Traumatic Brain Injury (TBI) results from some sort of blow or strike to the head. TBI is characterized by disruption of proper brain function (usually a loss of consciousness or memory impairment), and can range greatly in degree and symptoms. TBI symptoms can be as minor as a brief loss of consciousness or disorientation or may be as life-changing as extended loss of consciousness or serious memory impairment/amnesia.
2Watch for symptoms of TBI for a few weeks to a couple of months after any of the above events. TBI symptoms may be hard to recognize and can take some time to show up. When the brain is bruised the bruise will keep spreading, thereby worsening symptoms before it starts to heal.
- Someone with TBI may look OK, but not act or feel right.
- Symptoms often vary between children and adults. See below for guidance regarding symptoms particular to children.
3Look out for common symptoms:
- Headaches of unusually long duration.
- Persistent head pain in a specific area of the head. (Not headache)
- Persistent neck pain. Sometimes whiplash accompanies brain injury.
- Memory impairment / amnesia.
- Disorientation, being lost, forgetting where you are, forgetting how to get home.
- Issues with decision making or concentrating.
- Lessening of inhibition, saying inappropriate things in inappropriate places.
- Forgetting where you are and how to get home.
- Forgetting how to do simple tasks such as tying shoes or buttoning buttons.
- Ringing in the ears.
- Balance problems.
- Decreased coordination.
- Difficulty knowing directions i.e. up, down, left, right and getting your body to move in the direction you want.
- Aphasia or Dysphasia; language disorders that impair language comprehension and expression. It often doesn't affect "thinking" and "intelligence", only language.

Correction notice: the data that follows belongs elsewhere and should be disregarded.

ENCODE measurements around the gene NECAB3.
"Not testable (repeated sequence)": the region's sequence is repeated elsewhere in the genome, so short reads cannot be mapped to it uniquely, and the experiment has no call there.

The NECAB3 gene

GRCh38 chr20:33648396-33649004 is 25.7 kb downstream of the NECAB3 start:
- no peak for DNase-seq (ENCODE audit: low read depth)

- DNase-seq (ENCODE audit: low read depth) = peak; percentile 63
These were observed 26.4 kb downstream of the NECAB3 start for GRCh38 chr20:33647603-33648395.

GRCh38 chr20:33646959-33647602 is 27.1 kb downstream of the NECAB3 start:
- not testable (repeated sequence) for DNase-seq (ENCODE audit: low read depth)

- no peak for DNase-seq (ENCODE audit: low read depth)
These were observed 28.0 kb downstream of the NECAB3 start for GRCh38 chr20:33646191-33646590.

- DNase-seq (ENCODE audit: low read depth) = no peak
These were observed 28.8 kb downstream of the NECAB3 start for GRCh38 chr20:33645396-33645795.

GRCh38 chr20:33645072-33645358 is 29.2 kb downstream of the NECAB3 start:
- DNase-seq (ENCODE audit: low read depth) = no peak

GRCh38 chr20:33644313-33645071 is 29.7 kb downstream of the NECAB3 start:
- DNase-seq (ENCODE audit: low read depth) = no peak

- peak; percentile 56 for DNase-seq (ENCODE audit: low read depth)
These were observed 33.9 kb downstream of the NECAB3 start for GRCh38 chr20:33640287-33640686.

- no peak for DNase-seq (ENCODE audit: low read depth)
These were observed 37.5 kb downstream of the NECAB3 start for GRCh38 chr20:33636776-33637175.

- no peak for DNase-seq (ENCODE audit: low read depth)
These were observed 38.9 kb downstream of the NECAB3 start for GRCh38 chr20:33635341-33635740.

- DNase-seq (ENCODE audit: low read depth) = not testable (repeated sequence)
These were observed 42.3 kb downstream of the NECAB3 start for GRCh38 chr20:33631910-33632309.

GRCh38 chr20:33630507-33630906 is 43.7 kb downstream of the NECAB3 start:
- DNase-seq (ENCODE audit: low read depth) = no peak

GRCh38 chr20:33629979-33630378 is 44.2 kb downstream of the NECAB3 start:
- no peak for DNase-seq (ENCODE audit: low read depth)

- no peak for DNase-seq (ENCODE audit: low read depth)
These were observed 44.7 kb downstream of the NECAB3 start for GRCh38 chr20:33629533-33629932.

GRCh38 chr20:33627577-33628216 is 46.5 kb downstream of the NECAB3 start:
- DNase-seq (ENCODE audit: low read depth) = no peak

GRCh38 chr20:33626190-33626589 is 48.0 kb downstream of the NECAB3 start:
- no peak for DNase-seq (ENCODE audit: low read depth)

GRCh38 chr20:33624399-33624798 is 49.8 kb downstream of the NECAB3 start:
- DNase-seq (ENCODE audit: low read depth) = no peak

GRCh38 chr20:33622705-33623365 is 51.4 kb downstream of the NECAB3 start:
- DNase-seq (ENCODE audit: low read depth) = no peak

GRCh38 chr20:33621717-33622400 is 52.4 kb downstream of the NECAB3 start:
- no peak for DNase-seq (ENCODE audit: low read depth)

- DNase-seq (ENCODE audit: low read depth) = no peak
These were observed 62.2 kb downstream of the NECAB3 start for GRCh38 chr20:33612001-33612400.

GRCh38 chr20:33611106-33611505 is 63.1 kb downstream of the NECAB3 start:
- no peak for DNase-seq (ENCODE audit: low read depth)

- Slurred speech.
- Fatigue, lack of motivation, reduced energy.
- Light/noise sensitivity, sometimes to the point of triggering seizure.
- Disruption of normal sleep schedule (more or less sleep than usual) and trouble falling asleep.
- Vision problems (blurring, double vision, eye fatigue)
4See a physician as soon as possible if you notice these symptoms. A doctor is needed to confirm the diagnosis and recommend the correct treatment. If TBI is diagnosed you may need to see a very good specialist.Advertisement
Symptoms in ChildrenEdit
1Note that TBI symptoms vary between children and adults. Very small children also may lack the ability to explain what they are experiencing. Take your child to the doctor if you see any of the above symptoms or the following after any blow to the head.
- Child is inconsolable/continues to cry
- Excessive irritability
- Child refuses to nurse or does not eat
- Fatigue or lack of interest in usual activities
- Issues with balance or unsteadiness when walking
- Loss of recently-learned skills (e.g., potty training)
- School problems
- Sleep disruption
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I hit my head slightly by my hairline. It just feels weird and it's beating in the spot by my sideburns. What do I do?Answered by wikiHow Contributor
- Take some NSAIDs and try to cool it and rest it. Since you say it was a slight hit, it is unlikely that you would suffer neurological problems. Should you still feel weird, even a few hours later, and it gets worse or you just want to make sure that everything is fine, then go see a doctor.
- All brain injuries are different and most doctors don't know enough about it to treat it properly. A doctor can choose to be a specialist in Traumatic Brain Injury without any special training or special knowledge of TBI. It is absolutely vital that you work only with Board Certified Doctors when choosing your specialists. For a doctor to become board certified is not an easy task. It requires a lot of special training, testing, and peer review.
- TBI can be severe and lead to lifelong complications. Early treatment is your best protection against potentially serious problems.
- Although individuals who sustain brain injuries must have timely access to expert trauma care, TBI is a misunderstood, poorly treated, and under-funded neurological disease.